Most students take notes during lessons, but are they adding information to memory? Image by Nick Olejniczak
I believe that memory is very important in education. This might seem obvious - of course children and students need to remember things. Perhaps it also seems threatening - reducing education to mere passive memorisation?
I don’t think so.
In my view, improving how we use memory is not threatening because remembering is essential regardless of your view of how teaching should be done, or what the syllabus should consist of. Whether you are talking about lectures or discovery learning, a minimum requirement is that the pupils retain some of the information that you have been teaching, and develop skills and understanding over the long-term.
Indeed, educational approaches tend to be judged, at least in part, according to whether people remember anything in terms of their performance on tasks (real or artificial) or tests at a later date. As a learner, a class might be a lot of fun, but I would ask myself whether it was a worthwhile use of my time if I later couldn’t remember anything about it.
From a psychology or neuroscience perspective, we are talking about encoding facts, skills and schema knowledge that is retained over the long-term. This learning is represented in the physical brain by changes to neural structure. There is no learning without these things happening!
Perhaps memory can seem to be a threat because it appears reductive - breaking education down to a list of testable facts. But actually, this may just be a matter of definition; cognitive psychology takes a broader view of memory than that used in everyday speech, and includes any change in behaviour or thinking. This could include developing our creative skills, for example, or our ability to write an essay. There are, of course, various different types of memory - memory for a fact, an experience, a task, and so on. But all of them require, on some level, that the learner takes something in, and that it persists for long enough to affect their future actions and/or thoughts.
I would agree that too much of what currently passes for education is founded on shallow memorisation - much of what is crammed for exams is swiftly forgotten, particularly if not well understood to begin with. But this is exactly where research can come in - by telling us how to make learning last.
As for the role of memory being obvious, well… Perhaps something so fundamental should be seen as obvious, but as such it is easily ignored and neglected. I’d argue that the role of memory is not prominent in current educational debates, and plays too small a role (if any) in teacher training and CPD.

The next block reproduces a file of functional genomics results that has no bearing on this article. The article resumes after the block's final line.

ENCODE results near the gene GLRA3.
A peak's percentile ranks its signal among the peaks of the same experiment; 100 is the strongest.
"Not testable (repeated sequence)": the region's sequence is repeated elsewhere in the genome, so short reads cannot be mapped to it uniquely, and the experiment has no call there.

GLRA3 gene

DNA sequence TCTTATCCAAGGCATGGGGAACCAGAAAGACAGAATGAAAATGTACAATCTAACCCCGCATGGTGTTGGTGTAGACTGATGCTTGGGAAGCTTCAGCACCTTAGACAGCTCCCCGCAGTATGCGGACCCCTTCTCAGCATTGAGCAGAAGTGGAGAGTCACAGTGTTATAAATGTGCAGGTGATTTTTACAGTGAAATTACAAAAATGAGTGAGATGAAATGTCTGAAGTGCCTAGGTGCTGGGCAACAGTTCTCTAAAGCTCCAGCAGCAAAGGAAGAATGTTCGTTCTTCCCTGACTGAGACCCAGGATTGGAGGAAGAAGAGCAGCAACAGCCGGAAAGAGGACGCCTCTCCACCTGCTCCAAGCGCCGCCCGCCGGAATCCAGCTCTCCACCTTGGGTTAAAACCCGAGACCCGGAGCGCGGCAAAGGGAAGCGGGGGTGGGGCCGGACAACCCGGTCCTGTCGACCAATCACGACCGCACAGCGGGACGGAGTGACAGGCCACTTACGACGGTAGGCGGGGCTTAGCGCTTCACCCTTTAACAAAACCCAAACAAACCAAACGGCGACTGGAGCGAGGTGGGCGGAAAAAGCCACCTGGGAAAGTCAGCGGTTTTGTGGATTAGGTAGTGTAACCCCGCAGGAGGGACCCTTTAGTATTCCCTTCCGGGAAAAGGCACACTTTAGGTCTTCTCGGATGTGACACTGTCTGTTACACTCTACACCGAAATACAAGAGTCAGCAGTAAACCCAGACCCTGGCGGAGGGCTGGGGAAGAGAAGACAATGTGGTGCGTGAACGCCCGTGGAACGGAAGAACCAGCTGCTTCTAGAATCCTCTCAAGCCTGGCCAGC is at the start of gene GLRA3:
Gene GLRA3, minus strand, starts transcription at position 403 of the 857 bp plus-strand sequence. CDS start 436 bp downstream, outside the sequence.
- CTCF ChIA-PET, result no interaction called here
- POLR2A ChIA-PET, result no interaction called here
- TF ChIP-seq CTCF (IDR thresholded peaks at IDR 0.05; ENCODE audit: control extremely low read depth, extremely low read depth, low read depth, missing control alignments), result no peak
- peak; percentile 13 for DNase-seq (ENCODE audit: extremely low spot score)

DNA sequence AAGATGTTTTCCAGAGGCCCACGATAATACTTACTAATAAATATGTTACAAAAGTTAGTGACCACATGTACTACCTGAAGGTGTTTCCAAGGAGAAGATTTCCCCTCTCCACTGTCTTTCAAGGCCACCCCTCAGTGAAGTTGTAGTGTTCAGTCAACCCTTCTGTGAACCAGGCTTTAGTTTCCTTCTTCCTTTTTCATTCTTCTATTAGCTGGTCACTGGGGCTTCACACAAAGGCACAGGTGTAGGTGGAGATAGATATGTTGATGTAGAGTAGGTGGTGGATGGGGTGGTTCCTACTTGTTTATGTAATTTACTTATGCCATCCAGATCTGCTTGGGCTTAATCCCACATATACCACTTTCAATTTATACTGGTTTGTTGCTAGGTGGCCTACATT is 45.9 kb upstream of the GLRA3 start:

When we talk about improving education, we are essentially saying that we want pupils to do better at maths, science, languages, social science etc, in a way that will allow them to:
- pass exams
- retain skills that they can use in future
This means that they need to retain key facts (such as what hydrogen is) and skills (such as how to multiply two fractions) for long enough not just to pass an assessment, but also to use it an unspecified period of time in the future - i.e. it must be retained in long-term memory, and be amenable to transfer.
The newly re-elected Scottish Government has made it very clear that education is a top political priority, and First Minister Nicola Sturgeon has highlighted that we must try to ‘close the attainment gap’ in terms of the academic under-peformance of the least well-off young people in our society. I would certainly commend that sentiment. I would also suggest that interventions that have been shown to improve attainment exist in the psychology research literature, and has increasingly been applied to real settings and with authentic learning material.
What’s more, any such interventions - although they can help everybody - are likely to benefit to the lowest achievers most. This is simply because the less you have learned up to now, the greater the potential for improvement; the worse your study habits, the more you can improve them. In contrast, some other possible interventions tend to preferentially help higher achievers, for example more homework or smaller classes.
A major challenge, then, is to engage with the wealth of scientific research on memory that is out there, digest it, and communicate it in a way that teachers, learners and parents can actually use. There needs to be an increased psychological literacy when it comes to human memory - we need to understand how our own learning processes work, and how to use them better.
That is the aim of this blog.